Results
At admission both tracheostomy and non-tracheostomy groups were matched with respect to GCS score and SAPS score.
The average day of tracheostomy was 2.18 ± 1.0038 days.
The GCS scores on days 1, 2, 3, 4, 5, 10 between tracheostomy and non-tracheostomized group were comparable. However the difference in the GCS scores was statistically significant on day 15 being higher in the tracheostomy group.Thus early tracheostomy was observed to improve the mortality rate significantly in patients with isolated closed head injury
Conclusion
It may be concluded that early tracheostomy is beneficial in patients with isolated closed head injury which is severe enough to affect systemic physiological parameters, in terms of decreased mortality and intubation associated complications in centers where ICU care is not readily available. Also, in a selected group of patients, early tracheostomy may do away with the need for prolonged mechanical ventilation.
doi:10.1186/1471-227X-5-8
PMCID: PMC1266359  PMID: 16236181
23.  Rigid fibrescope Bonfils: use in simulated difficult airway by novices 
Background
The Bonfils intubation fibrescope is a promising alternative device for securing the airway. We examined the success rate of intubation and the ease of use in standardized simulated difficult airway scenarios by physicians. We compared the Bonfils to a classical laryngoscope with Macintosh blade.
Methods
30 physicians untrained in the use of rigid fibrescopes but experienced in airway management performed endotracheal intubation in an airway manikin (SimMan, Laerdal, Kent, UK) with three different airway conditions. We evaluated the success rate using the Bonfils (Karl Storz, Tuttlingen, Germany) or the Macintosh laryngoscope, the time needed for securing the airway, and subjective rating of both techniques.
Results
In normal airway all intubations were successful using laryngoscope (100%) vs. 82% using the Bonfils (p < 0.05). In the scenario "tongue oedema" success rate using the Macintosh laryngoscope was 67% and 83% using the Bonfils. In the scenario "decreased cervical range of motion with jaw trismus", success rate using the Macintosh laryngoscope was 84% vs. 76%. In difficult airway scenarios time until airway was secured did not differ between the two devices. Use of Bonfils was rated "easier" in both difficult airway scenarios.
Conclusion
The Bonfils can be successfully used by physicians unfamiliar with this technique in an airway manikin. The airway could be secured with at least the same success rate as using a Macintosh laryngoscope in difficult airway scenarios. Use of the Bonfils did not delay intubation in the presence of a difficult airway. These results indicate that intensive special training is advised to use the Bonfils effectively in airway management.
doi:10.1186/1757-7241-17-33
PMCID: PMC2718855  PMID: 19624837
24.  Critical care considerations in the management of the trauma patient following initial resuscitation 
Background
Care of the polytrauma patient does not end in the operating room or resuscitation bay. The patient presenting to the intensive care unit following initial resuscitation and damage control surgery may be far from stable with ongoing hemorrhage, resuscitation needs, and injuries still requiring definitive repair. The intensive care physician must understand the respiratory, cardiovascular, metabolic, and immunologic consequences of trauma resuscitation and massive transfusion in order to evaluate and adjust the ongoing resuscitative needs of the patient and address potential complications. In this review, we address ongoing resuscitation in the intensive care unit along with potential complications in the trauma patient after initial resuscitation. Complications such as abdominal compartment syndrome, transfusion related patterns of acute lung injury and metabolic consequences subsequent to post-trauma resuscitation are presented.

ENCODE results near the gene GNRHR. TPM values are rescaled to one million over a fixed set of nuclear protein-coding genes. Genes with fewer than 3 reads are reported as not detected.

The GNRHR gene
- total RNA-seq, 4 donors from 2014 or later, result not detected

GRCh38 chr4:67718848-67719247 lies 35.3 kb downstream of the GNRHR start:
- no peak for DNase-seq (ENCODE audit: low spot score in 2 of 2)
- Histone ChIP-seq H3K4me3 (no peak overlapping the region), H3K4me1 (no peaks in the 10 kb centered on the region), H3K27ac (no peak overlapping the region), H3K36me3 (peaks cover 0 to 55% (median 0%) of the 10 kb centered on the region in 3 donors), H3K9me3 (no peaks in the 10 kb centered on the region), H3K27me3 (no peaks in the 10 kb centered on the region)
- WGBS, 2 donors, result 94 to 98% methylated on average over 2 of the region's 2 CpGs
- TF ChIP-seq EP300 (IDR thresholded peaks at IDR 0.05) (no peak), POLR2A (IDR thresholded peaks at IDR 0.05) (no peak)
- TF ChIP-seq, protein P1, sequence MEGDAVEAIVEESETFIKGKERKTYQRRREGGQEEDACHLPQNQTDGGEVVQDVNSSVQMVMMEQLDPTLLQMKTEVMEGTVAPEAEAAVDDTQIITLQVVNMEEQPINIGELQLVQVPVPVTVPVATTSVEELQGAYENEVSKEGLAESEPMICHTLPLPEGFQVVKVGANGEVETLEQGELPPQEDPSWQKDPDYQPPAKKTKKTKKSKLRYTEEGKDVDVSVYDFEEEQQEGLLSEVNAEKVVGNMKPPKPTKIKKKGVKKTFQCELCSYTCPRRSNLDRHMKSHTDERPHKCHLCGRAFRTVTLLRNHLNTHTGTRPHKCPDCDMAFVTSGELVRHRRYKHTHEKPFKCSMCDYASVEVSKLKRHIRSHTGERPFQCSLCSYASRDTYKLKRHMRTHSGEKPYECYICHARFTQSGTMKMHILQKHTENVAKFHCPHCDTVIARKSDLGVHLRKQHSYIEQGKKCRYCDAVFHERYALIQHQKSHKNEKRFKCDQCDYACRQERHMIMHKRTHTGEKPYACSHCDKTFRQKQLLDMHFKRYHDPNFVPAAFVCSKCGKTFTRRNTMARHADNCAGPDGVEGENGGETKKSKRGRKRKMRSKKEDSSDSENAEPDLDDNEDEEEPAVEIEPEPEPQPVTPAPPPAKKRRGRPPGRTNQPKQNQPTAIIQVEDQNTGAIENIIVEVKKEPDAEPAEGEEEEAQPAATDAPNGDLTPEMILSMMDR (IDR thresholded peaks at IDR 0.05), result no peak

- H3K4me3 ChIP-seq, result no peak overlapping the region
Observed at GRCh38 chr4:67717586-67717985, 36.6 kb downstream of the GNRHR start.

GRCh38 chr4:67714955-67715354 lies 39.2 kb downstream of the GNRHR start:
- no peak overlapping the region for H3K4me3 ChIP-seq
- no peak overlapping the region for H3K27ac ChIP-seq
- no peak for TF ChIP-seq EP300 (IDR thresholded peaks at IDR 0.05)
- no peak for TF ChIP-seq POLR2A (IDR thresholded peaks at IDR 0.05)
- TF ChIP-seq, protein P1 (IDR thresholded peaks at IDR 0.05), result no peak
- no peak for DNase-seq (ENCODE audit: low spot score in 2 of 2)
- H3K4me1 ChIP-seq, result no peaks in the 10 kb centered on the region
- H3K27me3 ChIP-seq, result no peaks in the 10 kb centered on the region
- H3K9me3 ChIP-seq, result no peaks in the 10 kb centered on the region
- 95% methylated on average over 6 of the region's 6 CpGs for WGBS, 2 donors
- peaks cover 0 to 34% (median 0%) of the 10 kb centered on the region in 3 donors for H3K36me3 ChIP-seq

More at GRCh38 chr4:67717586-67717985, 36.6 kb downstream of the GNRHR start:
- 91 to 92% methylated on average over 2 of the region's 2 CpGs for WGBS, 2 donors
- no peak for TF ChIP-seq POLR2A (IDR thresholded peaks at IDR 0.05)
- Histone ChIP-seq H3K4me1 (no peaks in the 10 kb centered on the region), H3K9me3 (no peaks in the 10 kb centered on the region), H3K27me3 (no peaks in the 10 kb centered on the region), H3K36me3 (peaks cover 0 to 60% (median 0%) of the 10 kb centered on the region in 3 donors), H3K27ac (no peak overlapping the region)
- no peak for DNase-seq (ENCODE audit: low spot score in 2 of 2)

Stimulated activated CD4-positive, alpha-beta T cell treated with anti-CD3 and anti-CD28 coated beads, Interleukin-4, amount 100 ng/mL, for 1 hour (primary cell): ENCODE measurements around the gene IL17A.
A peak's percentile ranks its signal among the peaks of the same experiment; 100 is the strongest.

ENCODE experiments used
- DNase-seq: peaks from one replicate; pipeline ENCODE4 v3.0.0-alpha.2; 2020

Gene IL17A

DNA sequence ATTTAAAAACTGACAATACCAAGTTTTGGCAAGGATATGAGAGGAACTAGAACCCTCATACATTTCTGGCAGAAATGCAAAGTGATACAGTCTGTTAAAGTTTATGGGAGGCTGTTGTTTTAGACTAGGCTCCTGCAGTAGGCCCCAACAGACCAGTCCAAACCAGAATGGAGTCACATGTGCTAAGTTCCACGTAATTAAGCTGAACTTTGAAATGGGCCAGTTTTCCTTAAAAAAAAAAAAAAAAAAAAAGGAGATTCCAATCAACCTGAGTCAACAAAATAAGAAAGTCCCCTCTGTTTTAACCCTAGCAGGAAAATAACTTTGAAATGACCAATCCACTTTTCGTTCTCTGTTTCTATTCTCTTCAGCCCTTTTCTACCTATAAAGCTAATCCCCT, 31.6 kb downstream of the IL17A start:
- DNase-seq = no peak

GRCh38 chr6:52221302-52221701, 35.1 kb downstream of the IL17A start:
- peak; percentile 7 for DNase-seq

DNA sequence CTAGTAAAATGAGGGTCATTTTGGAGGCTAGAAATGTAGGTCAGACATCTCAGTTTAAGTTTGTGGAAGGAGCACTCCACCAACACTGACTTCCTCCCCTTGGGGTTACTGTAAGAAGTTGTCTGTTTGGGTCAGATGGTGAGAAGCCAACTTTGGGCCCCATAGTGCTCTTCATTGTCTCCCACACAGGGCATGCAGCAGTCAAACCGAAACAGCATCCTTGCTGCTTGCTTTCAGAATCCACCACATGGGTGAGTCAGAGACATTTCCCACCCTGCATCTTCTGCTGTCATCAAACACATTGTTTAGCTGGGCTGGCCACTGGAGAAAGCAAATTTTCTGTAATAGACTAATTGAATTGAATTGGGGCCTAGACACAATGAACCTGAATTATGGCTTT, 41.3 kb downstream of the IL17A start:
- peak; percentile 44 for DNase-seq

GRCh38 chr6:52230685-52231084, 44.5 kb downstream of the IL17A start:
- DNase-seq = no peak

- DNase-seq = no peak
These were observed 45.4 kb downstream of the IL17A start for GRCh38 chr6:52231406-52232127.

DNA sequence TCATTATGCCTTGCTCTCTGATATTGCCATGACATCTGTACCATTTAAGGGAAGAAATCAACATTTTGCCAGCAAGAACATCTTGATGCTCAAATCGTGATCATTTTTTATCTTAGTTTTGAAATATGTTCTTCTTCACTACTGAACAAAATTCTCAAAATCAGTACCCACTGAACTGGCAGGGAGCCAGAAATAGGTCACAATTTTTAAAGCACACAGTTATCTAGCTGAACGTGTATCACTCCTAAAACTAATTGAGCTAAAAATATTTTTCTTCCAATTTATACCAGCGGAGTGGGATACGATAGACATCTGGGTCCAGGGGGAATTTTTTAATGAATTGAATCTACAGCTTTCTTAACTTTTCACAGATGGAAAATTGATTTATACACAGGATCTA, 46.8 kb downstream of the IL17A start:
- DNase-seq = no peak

Methods
A non-systematic literature search was conducted using PubMed and the Cochrane Database of Systematic Reviews up to May 2012.
Results and conclusion
Polytrauma patients with severe shock from hemorrhage and massive tissue injury present major challenges for management and resuscitation in the intensive care setting. Many of the current recommendations for “damage control resuscitation” including the use of fixed ratios in the treatment of trauma induced coagulopathy remain controversial. A lack of large, randomized, controlled trials leaves most recommendations at the level of consensus, expert opinion. Ongoing trials and improvements in monitoring and resuscitation technologies will further influence how we manage these complex and challenging patients.
doi:10.1186/1757-7241-20-68
PMCID: PMC3566961  PMID: 22989116
Coagulopathy; Trauma; Acute lung injury; Transfusion; Intensive care unit; Complications; Thromboelastography
25.  The performance and assessment of hospital trauma teams 
The purpose of the trauma team is to provide advanced simultaneous care from relevant specialists to the seriously injured trauma patient. When functioning well, the outcome of the trauma team performance should be greater than the sum of its parts. Trauma teams have been shown to reduce the time taken for resuscitation, as well as time to CT scan, to emergency department discharge and to the operating room. These benefits are demonstrated by improved survival rates, particularly for the most severely injured patients, both within and outside of dedicated trauma centres. In order to ensure the best possible performance of the team, the leadership skills of the trauma team leader are essential and their non-technical skills have been shown to be particularly important. Team performance can be enhanced through a process of audit and assessment of the workings of the team and the evidence currently available suggests that this is best facilitated through the process of video review of the trauma resuscitation. The use of human patient simulators to train and assess trauma teams is becoming more commonplace and this technique offers a safe environment for the future education of trauma team staff.
Trauma teams are a key component of most programmes which set out to improve trauma care. This article reviews the background of trauma teams, the evidence for benefit and potential techniques of performance assessment. The review was written after a PubMed, Ovid, Athens, Cochrane and guideline literature review of English language articles on trauma teams and their performance and hand searching of references from the relevant searched articles.
doi:10.1186/1757-7241-18-66
PMCID: PMC3017008  PMID: 21144035